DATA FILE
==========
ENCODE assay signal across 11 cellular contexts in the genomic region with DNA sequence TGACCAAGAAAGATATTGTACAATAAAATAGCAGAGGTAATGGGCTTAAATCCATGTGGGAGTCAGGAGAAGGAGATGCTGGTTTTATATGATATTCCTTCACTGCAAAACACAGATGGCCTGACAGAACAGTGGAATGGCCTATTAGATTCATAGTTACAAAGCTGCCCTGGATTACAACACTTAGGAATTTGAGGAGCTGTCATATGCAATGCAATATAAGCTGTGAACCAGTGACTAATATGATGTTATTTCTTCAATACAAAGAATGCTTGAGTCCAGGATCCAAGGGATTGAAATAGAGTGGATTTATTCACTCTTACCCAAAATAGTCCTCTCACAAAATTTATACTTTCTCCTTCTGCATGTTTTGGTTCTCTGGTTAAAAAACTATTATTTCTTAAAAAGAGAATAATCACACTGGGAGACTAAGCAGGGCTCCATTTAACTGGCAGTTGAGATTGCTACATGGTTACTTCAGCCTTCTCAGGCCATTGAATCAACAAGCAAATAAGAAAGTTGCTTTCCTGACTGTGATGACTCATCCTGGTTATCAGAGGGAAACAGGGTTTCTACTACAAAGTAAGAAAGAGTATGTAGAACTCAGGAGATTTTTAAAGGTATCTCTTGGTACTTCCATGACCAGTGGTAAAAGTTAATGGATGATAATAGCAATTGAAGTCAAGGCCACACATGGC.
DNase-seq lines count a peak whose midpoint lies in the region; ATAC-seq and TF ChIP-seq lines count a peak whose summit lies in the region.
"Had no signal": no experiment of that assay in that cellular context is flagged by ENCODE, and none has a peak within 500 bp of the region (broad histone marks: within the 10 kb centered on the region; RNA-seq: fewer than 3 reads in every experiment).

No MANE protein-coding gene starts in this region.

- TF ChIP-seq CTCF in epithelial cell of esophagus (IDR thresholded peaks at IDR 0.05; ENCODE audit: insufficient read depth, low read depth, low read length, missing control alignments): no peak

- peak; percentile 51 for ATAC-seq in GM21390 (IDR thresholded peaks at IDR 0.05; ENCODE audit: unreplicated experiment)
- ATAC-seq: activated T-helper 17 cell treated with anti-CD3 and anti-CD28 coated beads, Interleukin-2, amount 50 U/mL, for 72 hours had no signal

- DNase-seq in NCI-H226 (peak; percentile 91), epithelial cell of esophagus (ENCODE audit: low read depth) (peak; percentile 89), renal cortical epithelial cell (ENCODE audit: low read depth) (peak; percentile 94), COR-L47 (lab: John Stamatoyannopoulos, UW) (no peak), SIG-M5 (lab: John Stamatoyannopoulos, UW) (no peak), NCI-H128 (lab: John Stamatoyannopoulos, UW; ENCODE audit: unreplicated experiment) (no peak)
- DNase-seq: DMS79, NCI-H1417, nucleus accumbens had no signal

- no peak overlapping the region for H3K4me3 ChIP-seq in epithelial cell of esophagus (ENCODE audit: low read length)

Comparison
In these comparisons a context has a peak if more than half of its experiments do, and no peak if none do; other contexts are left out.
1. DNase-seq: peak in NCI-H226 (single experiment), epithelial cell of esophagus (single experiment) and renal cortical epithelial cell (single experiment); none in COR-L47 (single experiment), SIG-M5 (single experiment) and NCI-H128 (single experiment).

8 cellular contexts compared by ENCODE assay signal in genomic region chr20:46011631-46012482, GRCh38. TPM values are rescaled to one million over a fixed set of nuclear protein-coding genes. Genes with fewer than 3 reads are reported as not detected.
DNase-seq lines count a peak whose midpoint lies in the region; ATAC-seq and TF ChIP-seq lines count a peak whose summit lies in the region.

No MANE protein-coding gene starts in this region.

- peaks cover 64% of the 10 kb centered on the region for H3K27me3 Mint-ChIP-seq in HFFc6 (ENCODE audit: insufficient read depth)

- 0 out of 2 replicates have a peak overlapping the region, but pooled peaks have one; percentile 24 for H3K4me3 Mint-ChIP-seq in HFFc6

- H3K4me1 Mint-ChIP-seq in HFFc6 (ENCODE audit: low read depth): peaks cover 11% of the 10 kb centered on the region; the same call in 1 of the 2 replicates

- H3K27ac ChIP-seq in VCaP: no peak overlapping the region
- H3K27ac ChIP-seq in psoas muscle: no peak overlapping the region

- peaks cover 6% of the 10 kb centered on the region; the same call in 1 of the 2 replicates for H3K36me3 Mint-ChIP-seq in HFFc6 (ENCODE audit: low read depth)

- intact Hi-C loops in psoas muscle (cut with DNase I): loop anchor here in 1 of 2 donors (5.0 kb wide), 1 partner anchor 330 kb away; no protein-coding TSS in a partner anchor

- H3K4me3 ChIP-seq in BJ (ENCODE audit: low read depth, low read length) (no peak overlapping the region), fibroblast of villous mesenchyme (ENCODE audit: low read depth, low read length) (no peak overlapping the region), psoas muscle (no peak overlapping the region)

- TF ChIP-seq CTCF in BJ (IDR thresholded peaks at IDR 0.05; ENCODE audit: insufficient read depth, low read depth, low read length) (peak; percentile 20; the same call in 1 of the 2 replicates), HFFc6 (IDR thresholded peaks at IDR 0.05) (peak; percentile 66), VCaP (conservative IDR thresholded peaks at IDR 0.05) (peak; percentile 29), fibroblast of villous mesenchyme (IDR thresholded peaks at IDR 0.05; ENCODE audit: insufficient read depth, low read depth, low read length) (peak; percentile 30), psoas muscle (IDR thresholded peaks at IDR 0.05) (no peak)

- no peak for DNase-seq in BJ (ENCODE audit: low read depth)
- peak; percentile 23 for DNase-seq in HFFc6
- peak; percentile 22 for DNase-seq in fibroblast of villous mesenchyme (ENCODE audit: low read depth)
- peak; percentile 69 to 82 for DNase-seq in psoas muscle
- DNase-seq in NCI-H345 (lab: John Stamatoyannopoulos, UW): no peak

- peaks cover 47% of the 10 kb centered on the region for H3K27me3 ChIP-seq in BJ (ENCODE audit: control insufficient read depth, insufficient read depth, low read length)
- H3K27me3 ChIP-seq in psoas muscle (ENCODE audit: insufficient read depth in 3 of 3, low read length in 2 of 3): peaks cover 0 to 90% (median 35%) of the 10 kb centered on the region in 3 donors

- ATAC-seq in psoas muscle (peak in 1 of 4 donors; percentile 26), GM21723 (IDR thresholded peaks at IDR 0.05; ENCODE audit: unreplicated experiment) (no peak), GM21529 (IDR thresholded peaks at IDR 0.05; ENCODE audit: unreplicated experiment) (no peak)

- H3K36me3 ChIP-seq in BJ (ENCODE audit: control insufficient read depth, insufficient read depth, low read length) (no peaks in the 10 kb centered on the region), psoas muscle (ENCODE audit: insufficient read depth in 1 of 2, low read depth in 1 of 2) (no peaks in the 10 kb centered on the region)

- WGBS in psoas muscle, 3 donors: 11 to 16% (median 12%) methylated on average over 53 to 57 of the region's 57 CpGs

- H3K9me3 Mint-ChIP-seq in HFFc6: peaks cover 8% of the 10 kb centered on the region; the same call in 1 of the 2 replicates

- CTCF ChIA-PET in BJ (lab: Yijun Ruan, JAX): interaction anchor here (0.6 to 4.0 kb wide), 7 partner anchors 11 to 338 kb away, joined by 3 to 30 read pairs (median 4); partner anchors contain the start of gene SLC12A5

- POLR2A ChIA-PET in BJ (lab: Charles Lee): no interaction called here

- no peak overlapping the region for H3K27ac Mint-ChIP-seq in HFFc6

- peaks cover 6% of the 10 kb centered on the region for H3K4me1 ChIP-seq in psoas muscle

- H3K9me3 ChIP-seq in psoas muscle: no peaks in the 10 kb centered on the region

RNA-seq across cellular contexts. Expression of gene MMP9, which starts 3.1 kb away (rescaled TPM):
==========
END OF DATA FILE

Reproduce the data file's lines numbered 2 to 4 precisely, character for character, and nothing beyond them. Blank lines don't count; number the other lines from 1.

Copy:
DNase-seq lines count a peak whose midpoint lies in the region; ATAC-seq and TF ChIP-seq lines count a peak whose summit lies in the region.
"Had no signal": no experiment of that assay in that cellular context is flagged by ENCODE, and none has a peak within 500 bp of the region (broad histone marks: within the 10 kb centered on the region; RNA-seq: fewer than 3 reads in every experiment).

No MANE protein-coding gene starts in this region.